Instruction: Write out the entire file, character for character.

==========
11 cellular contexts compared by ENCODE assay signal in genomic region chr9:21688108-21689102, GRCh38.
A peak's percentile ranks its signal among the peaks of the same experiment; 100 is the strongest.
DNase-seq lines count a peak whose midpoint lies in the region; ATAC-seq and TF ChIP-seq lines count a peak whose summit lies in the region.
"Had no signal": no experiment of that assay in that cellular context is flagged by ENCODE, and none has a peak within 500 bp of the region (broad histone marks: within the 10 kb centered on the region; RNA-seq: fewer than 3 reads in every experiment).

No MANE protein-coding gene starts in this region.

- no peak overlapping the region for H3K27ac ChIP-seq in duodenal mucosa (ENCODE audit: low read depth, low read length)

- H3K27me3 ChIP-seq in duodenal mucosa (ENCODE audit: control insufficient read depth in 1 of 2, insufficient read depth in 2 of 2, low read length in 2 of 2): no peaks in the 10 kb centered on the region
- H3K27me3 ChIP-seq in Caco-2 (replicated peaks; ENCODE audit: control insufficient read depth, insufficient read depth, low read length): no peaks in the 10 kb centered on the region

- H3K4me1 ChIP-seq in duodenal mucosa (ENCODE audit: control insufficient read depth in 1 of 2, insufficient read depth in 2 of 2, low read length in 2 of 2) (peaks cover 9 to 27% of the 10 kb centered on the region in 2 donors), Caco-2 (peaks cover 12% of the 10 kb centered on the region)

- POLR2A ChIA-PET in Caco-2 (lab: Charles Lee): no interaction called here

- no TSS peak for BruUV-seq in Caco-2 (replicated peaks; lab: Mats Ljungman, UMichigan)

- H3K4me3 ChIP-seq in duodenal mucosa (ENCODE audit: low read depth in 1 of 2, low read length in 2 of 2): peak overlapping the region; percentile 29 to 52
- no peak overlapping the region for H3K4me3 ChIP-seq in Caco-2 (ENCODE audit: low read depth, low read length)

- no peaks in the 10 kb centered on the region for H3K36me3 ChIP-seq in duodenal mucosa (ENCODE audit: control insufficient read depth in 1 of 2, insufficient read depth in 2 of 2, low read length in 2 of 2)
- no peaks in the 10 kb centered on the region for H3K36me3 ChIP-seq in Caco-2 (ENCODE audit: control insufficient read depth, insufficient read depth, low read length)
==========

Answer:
11 cellular contexts compared by ENCODE assay signal in genomic region chr9:21688108-21689102, GRCh38.
A peak's percentile ranks its signal among the peaks of the same experiment; 100 is the strongest.
DNase-seq lines count a peak whose midpoint lies in the region; ATAC-seq and TF ChIP-seq lines count a peak whose summit lies in the region.
"Had no signal": no experiment of that assay in that cellular context is flagged by ENCODE, and none has a peak within 500 bp of the region (broad histone marks: within the 10 kb centered on the region; RNA-seq: fewer than 3 reads in every experiment).

No MANE protein-coding gene starts in this region.

- no peak overlapping the region for H3K27ac ChIP-seq in duodenal mucosa (ENCODE audit: low read depth, low read length)

- H3K27me3 ChIP-seq in duodenal mucosa (ENCODE audit: control insufficient read depth in 1 of 2, insufficient read depth in 2 of 2, low read length in 2 of 2): no peaks in the 10 kb centered on the region
- H3K27me3 ChIP-seq in Caco-2 (replicated peaks; ENCODE audit: control insufficient read depth, insufficient read depth, low read length): no peaks in the 10 kb centered on the region

- H3K4me1 ChIP-seq in duodenal mucosa (ENCODE audit: control insufficient read depth in 1 of 2, insufficient read depth in 2 of 2, low read length in 2 of 2) (peaks cover 9 to 27% of the 10 kb centered on the region in 2 donors), Caco-2 (peaks cover 12% of the 10 kb centered on the region)

- POLR2A ChIA-PET in Caco-2 (lab: Charles Lee): no interaction called here

- no TSS peak for BruUV-seq in Caco-2 (replicated peaks; lab: Mats Ljungman, UMichigan)

- H3K4me3 ChIP-seq in duodenal mucosa (ENCODE audit: low read depth in 1 of 2, low read length in 2 of 2): peak overlapping the region; percentile 29 to 52
- no peak overlapping the region for H3K4me3 ChIP-seq in Caco-2 (ENCODE audit: low read depth, low read length)

- no peaks in the 10 kb centered on the region for H3K36me3 ChIP-seq in duodenal mucosa (ENCODE audit: control insufficient read depth in 1 of 2, insufficient read depth in 2 of 2, low read length in 2 of 2)
- no peaks in the 10 kb centered on the region for H3K36me3 ChIP-seq in Caco-2 (ENCODE audit: control insufficient read depth, insufficient read depth, low read length)